Farmers War

Not only did farming increase our work hours, reduce our travel, impoverish our diet, and increase social hierarchy, it also greatly increased war.  From a Science book review:

There are four extant great ape species. Each has a different social system, with chimpanzees being the only species to regularly evidence multimale violent coalitions. …. In chimpanzees, each female … mates with every male in her group. Males join forces to defend their territory … and each male will have access to all those females… Marriage is a universal human behavior, and it is defined by cultural and legal rules proscribing sex outside of marriage, particularly by women. … All available evidence suggests that intergroup violence, practiced primarily by males, does have a long evolutionary history in our species. However, the intensity and nature of that violence is highly variable. …

The hunting and gathering adaptation, especially in its mobile form, does not appear to promote large-scale warfare, not only because groups are small, but because incentives are largely absent. Monogamy is the most common marital form (probably because women depend on men’s meat contribution and it is difficult to support two wives), so there is less incentive for bride-capture warfare. There can be territorial conflicts, but nothing in comparison to the conflicts that occur over precious lands when agricultural becomes the dominant way of life.

The scope for warfare has changed considerably as human economic systems have changed. Once people settle and the value of land varies from place to place, large-scale warfare becomes a persistent feature of human behavior, almost exclusively practiced among men. The riches to be had from control over productive river valleys (such as the Tigris, Euphrates, and Nile) not only led to large-scale warfare but also to extreme differences in power and status, harems, and rape of women during and after war.

If people had known the consequences farming would bring, should they have tried to resist it?  I say no, but mainly because farming allowed so many more people to exist with lives worth living, even if those were near subsistence level lives.

Added 31Oct: Kukan points us to an excellent summary.

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  • Rob

    For those subsistence level lives, would it not have been better never to have been?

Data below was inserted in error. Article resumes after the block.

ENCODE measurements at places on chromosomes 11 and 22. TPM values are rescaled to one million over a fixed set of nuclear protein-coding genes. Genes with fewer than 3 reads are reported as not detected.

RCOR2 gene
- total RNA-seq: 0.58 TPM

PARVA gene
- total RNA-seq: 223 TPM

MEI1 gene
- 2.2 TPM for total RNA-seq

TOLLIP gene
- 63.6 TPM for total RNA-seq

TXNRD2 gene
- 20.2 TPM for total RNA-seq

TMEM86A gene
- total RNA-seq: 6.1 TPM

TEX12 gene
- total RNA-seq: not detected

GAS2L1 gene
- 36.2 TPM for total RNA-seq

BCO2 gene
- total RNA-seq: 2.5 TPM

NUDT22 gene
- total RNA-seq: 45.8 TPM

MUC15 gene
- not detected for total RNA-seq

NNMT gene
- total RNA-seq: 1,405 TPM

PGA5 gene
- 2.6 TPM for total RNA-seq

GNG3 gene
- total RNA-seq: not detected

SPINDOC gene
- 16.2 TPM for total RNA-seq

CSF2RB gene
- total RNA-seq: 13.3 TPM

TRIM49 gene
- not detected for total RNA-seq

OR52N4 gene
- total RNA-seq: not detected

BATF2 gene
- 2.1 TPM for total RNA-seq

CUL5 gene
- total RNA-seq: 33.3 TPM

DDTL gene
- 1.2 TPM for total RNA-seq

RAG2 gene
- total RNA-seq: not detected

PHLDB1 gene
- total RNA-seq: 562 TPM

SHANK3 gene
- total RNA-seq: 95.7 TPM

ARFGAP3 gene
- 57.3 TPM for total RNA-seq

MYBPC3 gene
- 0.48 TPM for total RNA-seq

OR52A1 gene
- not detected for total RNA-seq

• Matthew Hammer

      At the risk of wandering off-topic, I am curious about how Robin justifies a life being “worth living”.
      He clearly feels that subsistence level lives are a net positive, but I really don’t understand how you define the zero-point in a utilitarian theory. Being from a physics background I liken it to potential energy, in that where you define zero is somewhat arbitrary, except with utilitarian ethics one has to worry about more than just changes in utility. When your ethical choices result in greater or lesser numbers of people to come into existence, where you set the zero point matters.
      After perusing the first few pages, I’m afraid my inclination is to reject the book linked to above out of hand as not likely to pay back the time spent, but Robin, do you have a justification for the opposite conclusion beyond the simple revealed preference of people not seeming to want to commit suicide?

      • gwern

        > but Robin, do you have a justification for the opposite conclusion beyond the simple revealed preference of people not seeming to want to commit suicide?

        What more could one ask? Someone who doesn’t commit suicide is at every moment of their life stating they think life is worth living. What demonstration or reason could be more convincing than that?

    • eadwacer

      Pat: Our subsistence level lives are so miserable, it’s better never to have been.
      Mike: Oh, sure, but how many people are that lucky?

  • http://offsettingbehaviour.blogspot.com/ Eric Crampton

    I’d thought the EEA was supposed to have been mildly polygynous. Or had I read that wrong? I’d thought that polygyneity drove some of the evolutionary explanations for inequality-aversion.

  • Neal W.

    Farming has also been detrimental to the human diet. As fossil records show humans became less healthy after the advent of agriculture.

  • blink

    I think a signaling explanation makes more sense here. As Geoffrey Miller explains, male hunting was about status, not about food; women mainly supported men because hunting usually failed, and even when men hunted successfully much of the meat rotted before it could be eaten. With the advent of agriculture, men could no longer signal status through hunting, so signaling efforts shifted to a new realm: war with another group.

    • http://williambswift.blogspot.com/ billswift

      Hunting was about status because it was about food. Generally, hunting produced fewer calories return per hour worked, but they are higher quality (protein and fats), and in time of drought or other difficulties, plant foods get harder to find faster than animals do.

  • http://akinokure.blogspot.com agnostic

    Breathing, but bereft of butter and beef — it’s barely worth being.

    For a lot of them, it must have been closer to torture than what mere “subsistence” suggests — eating corn or potatoes all day would actually make hunger sting more than “only” fasting, since digestible carbs make your blood sugar crash and crave more *right now*.